Their first competitors were radio and newsreels, then television, then the 24-hour crawl of CNN (launched in 1980) and its imitators, and eventually the Internet. Over this period, as well, the invention of home video players allowed viewers to play and replay favorite material at their convenience rather than wait for it to be shown by theatres or TV networks, affording them an initial expectation that they could be connoisseurs of information and not just consumers of it. Then there were television programs like the widely syndicated Entertainment Tonight, about movies and TV shows but formatted as exclusive updates and breaking stories, and often scheduled seamlessly after the actual 6pm news. “Both the form and the content of news become entertainment,” Neil Postman observed.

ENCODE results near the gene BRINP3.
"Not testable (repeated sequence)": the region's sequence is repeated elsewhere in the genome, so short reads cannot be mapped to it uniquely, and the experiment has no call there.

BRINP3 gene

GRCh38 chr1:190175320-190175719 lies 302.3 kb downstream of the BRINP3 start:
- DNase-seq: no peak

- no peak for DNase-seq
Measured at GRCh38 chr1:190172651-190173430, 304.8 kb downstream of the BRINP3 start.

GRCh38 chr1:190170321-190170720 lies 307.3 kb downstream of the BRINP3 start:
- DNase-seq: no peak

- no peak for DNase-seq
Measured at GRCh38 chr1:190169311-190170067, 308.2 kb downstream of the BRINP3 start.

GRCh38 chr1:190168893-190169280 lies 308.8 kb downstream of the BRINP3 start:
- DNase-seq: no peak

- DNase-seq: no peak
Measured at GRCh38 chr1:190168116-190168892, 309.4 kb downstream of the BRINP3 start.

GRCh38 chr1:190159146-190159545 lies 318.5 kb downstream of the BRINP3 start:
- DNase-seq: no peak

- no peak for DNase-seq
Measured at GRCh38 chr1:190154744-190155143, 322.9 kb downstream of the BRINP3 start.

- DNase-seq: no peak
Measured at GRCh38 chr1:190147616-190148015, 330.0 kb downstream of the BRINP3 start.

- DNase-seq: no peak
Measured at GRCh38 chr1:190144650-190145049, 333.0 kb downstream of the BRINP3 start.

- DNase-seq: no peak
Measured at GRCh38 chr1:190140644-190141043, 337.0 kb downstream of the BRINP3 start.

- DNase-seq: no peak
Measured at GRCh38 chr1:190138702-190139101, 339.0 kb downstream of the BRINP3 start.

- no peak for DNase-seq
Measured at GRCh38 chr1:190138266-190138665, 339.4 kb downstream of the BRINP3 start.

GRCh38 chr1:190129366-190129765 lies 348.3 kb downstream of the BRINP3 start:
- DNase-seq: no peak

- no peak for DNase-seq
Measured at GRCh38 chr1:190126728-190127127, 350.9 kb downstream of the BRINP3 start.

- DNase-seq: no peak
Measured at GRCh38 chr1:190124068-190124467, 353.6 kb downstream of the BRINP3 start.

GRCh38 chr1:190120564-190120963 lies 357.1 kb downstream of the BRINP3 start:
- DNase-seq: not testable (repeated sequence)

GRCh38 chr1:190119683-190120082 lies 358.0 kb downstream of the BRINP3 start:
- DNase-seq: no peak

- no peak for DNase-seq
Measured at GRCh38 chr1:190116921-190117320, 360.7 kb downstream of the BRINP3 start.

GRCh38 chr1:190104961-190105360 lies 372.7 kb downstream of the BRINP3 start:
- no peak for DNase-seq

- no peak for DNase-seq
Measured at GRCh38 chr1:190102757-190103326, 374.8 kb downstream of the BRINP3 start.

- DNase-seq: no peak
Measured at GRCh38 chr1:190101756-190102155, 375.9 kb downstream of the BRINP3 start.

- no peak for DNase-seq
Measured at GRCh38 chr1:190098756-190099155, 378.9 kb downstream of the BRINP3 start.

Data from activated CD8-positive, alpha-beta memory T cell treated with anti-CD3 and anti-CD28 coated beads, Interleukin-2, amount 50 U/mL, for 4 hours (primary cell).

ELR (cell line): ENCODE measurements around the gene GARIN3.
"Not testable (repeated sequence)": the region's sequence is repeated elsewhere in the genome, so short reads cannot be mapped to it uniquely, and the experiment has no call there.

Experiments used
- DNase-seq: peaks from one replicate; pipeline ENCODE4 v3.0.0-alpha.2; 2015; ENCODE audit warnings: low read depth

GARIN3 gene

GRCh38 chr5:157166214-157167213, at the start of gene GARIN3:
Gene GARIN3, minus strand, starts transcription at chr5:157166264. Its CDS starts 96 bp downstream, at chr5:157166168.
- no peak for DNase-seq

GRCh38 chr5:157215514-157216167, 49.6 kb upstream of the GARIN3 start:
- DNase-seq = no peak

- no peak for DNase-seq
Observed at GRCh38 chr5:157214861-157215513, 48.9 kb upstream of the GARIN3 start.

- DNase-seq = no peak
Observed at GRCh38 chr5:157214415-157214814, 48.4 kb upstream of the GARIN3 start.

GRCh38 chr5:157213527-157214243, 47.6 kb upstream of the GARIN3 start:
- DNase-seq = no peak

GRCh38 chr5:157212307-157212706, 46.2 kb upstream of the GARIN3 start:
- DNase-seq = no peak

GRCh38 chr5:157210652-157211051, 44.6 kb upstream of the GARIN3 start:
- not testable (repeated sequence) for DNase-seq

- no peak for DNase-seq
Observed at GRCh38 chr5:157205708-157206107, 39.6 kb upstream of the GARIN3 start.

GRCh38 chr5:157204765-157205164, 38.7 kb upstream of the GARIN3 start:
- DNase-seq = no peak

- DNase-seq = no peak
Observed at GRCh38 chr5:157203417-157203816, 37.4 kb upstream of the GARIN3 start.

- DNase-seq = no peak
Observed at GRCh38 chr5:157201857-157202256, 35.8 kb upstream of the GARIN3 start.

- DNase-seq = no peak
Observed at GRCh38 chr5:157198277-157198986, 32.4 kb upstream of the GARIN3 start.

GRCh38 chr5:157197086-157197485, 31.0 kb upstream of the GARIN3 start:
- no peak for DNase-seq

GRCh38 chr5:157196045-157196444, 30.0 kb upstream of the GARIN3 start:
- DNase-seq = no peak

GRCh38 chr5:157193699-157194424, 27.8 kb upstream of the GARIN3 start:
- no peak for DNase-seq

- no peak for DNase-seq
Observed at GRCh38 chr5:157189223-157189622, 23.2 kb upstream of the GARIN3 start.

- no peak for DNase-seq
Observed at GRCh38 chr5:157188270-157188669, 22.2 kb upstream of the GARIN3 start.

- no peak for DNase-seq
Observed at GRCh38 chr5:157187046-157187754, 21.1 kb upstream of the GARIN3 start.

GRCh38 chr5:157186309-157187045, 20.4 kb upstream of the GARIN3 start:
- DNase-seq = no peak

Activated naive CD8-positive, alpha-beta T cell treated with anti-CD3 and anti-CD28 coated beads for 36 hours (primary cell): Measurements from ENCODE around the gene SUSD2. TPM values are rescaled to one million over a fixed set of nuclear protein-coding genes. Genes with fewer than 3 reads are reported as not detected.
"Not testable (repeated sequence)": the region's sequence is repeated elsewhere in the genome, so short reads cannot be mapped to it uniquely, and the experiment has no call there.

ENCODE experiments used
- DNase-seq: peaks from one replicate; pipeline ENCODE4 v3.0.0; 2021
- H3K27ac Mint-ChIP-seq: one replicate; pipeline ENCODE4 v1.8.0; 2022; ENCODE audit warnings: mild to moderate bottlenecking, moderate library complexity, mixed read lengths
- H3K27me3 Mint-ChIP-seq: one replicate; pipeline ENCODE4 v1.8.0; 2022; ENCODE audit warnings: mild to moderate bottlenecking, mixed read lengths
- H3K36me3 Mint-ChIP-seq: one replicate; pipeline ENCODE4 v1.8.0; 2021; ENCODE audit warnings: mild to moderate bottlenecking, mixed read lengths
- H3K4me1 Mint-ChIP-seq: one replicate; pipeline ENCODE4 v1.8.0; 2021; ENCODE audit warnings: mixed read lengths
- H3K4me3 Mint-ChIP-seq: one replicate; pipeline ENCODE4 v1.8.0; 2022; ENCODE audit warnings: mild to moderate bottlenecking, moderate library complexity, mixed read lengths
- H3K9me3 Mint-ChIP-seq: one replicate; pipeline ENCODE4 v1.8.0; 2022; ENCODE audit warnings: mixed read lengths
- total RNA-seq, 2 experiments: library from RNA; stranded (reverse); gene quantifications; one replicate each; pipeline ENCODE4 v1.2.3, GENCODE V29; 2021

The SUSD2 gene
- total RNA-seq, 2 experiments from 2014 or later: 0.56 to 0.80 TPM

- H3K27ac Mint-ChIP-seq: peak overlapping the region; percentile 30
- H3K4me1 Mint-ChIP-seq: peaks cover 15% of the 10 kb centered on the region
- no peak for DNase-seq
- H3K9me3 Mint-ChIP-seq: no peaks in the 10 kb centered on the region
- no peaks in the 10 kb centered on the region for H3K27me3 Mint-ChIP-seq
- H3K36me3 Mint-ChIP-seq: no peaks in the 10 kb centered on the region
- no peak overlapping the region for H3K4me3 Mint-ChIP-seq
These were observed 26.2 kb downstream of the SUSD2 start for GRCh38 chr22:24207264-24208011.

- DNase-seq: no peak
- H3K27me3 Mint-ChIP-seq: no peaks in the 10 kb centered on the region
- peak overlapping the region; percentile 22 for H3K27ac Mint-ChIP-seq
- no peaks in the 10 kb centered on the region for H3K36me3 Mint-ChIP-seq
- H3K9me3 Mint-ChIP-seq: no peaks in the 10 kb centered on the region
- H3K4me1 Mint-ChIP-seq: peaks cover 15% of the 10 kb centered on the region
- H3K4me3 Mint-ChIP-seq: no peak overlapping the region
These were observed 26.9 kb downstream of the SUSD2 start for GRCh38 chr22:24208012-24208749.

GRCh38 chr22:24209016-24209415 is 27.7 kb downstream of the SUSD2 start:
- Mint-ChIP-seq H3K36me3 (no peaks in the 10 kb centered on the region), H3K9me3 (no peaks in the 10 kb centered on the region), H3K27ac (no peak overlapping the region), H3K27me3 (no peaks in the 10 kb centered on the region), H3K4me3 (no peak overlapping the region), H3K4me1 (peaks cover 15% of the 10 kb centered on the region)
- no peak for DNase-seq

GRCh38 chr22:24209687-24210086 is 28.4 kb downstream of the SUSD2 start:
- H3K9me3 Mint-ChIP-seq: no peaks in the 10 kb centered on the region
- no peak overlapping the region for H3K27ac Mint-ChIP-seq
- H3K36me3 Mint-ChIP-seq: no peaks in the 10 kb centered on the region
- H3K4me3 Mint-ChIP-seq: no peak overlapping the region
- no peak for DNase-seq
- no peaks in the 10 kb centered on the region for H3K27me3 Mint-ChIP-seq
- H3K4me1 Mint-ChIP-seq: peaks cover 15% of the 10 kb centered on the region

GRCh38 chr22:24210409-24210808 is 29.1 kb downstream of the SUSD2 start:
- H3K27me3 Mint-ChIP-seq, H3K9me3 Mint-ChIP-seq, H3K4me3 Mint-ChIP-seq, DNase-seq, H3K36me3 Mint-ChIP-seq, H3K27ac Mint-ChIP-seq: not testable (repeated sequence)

Alongside these were the appearance of People, Vanity Fair, and Entertainment Weekly magazines, blending movie and music reviews, celebrity profiles, and straight-up promotion in glossy Time- or Newsweek-like packages. Talk radio and panel television capitalized on the emotional appeal of anger and argument rather than the practical value of impartial intelligence. Newspapers began to run regular “Culture Desk,” “Everyone’s Talking About,” or “What’s Hot” sidebars, bylined by “media savvy” young writers not quite qualified for assignments in legislatures or war zones; activist Naomi Klein got an early break penning think-pieces about irony and hipness in the Toronto Star and the Globe and Mail in the 1990s. And the OJ Simpson trial and the sex scandals of the Bill Clinton presidency pushed the mainstream news to adopt the prurience of supermarket papers. “Once television … began airing tabloid stories that had little traditional claim to importance but that could attract more viewers,” wrote Neal Gabler, “the respectable press was no longer bound by its old obligations.”